How to Make Homemade Chalk

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Making chalk is an easy, inexpensive project you can do at home using supplies you're likely to have on hand. Mix in a little paint to make chalk in different colors, or stick with basic white. This article gives instructions for how to make chalk using plaster of paris, eggshells, or cornstarch.


[Edit]Plaster of Paris

  1. Gather supplies. Aside from the ingredients you need to make the chalk, you also need to pick out molds. Search around your house and go to the craft supply store to compile the following list of supplies:

    • Plaster of Paris. You can get a large tub of this from most craft stores. You'll need 1/2 cup per batch of chalk.
    • Tempera paint. This type of paint washes away easily, which is convenient if you'll be using your chalk on the sidewalk or on a chalkboard. Choose as many colors as you'd like.
    • Wax paper. You'll need this to line your chalk molds, so that the chalk doesn't stick to them.
    • Items to use as molds. You can use old toilet paper tubes, paper towel tubes, ice cube trays (as long as you don't use them again to make ice), or any other type of tube or carton.
    • Masking tape. You'll need this to cover the bottom of the tube molds to keep the chalk mixture inside.
  2. Get the molds ready. Line the molds with wax paper so that the waxed part is facing up. If you're using tubes, tape one end with masking tape to keep the chalk mixture contained.[1]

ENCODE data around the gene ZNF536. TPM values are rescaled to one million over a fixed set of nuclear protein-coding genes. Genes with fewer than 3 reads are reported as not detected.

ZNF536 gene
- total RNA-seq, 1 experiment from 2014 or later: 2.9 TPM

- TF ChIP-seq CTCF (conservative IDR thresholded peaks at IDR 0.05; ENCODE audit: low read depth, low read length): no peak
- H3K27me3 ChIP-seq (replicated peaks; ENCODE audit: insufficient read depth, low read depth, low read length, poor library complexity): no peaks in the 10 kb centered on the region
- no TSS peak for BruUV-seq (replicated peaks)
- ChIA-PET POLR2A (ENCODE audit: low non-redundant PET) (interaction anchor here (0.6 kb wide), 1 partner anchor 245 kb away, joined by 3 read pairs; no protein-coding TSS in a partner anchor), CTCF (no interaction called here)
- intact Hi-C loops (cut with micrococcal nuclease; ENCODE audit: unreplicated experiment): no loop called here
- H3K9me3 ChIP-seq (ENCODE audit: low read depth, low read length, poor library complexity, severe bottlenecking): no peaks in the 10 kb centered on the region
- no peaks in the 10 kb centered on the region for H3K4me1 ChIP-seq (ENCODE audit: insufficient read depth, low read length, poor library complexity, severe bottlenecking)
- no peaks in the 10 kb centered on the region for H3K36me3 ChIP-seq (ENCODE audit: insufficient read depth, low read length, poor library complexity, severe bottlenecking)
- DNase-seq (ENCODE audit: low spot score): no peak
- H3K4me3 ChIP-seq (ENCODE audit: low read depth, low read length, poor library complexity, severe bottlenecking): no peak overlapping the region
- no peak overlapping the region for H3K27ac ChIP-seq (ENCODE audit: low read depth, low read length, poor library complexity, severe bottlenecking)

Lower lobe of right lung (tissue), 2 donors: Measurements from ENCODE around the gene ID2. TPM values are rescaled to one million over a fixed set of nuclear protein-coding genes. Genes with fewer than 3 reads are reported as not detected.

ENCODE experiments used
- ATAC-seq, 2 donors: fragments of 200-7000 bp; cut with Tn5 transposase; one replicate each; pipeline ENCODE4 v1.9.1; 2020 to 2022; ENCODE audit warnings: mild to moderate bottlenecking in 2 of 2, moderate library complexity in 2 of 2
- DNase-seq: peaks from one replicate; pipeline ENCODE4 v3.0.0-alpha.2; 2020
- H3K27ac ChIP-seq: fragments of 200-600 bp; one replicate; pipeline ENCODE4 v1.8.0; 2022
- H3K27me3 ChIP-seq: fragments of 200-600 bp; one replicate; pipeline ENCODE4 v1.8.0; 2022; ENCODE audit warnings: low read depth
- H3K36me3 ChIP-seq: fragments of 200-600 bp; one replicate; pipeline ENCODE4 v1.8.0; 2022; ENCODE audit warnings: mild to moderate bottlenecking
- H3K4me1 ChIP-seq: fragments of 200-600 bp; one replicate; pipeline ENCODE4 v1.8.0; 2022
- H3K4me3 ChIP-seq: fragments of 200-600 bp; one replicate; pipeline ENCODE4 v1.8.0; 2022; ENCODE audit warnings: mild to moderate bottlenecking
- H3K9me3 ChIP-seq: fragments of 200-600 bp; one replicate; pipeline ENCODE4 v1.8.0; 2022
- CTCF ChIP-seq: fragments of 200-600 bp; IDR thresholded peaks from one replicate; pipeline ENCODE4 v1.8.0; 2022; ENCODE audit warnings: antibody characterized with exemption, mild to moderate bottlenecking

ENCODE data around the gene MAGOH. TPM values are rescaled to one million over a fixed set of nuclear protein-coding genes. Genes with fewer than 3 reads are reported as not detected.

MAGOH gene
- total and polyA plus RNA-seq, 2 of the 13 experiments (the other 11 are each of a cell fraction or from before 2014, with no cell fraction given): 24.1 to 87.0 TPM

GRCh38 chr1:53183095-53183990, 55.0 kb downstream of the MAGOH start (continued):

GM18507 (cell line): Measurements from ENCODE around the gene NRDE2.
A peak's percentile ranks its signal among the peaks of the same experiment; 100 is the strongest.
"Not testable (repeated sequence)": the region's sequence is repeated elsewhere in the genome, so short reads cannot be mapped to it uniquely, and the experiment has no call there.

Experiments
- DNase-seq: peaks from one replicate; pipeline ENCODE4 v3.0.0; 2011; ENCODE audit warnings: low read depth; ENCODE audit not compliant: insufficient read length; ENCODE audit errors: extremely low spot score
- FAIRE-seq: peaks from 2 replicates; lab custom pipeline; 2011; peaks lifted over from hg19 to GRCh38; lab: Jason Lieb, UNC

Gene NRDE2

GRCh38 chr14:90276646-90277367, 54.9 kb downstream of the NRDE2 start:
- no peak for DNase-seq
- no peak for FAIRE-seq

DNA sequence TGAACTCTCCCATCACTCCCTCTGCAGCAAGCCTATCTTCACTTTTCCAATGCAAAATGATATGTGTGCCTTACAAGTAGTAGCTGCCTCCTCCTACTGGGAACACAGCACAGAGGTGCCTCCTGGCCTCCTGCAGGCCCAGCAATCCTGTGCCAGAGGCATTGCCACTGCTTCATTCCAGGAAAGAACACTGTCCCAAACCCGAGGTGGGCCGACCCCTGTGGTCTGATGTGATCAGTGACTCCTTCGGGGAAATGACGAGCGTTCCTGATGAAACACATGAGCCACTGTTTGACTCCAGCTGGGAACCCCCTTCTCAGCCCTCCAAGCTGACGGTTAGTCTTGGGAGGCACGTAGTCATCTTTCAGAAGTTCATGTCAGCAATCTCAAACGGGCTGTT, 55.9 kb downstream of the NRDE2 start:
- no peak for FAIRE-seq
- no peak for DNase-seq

3. Pour paint into bowls. You'll need two tablespoons of paint per batch of chalk. Measure it out into bowls, with one color per bowl. You can also mix paints to create new colors; for example, mix red chalk with yellow to make orange chalk, or blue with yellow to make green. Just make sure the total amount of paint in each bowl adds up to .

  4. Add the plaster of Paris. Scoop 1/2 cup of plaster of Paris into each bowl. Stir thoroughly so that the mixtures are fully incorporated and free of lumps.

  5. Add a drop of liquid dish soap. This helps the chalk wash away more easily. Just stir one or two drops into each bowl of chalk mixture.

  6. Pour the chalk into molds. Use a spoon to help you pour the chalk mixtures into individual molds, one for each color. Fill the molds as high as you'd like; the chalk mixture won't expand as it dries. Cover the molds with waxed paper when you're finished.

  7. Let the chalk dry. Place the chalk in a dry place to let the moisture evaporate overnight. The chalk is ready to use when it's completely dry.[2]

  8. Finished.


  1. Gather ingredients. This all-natural method of making chalk uses ingredients you can find at the grocery store if you don't already have them on hand. Collect the following items in preparation for your chalk-making project:

    • Eggshells. If you are lucky enough to have an egg-laying hen, you might have a store of eggshells just waiting to be used. If not, find a way to gather as many eggshells as possible. If you start in advance you can ask your friends and neighbors to save them up for you.
    • Flour. This thickens the mixture and fills out the chalk.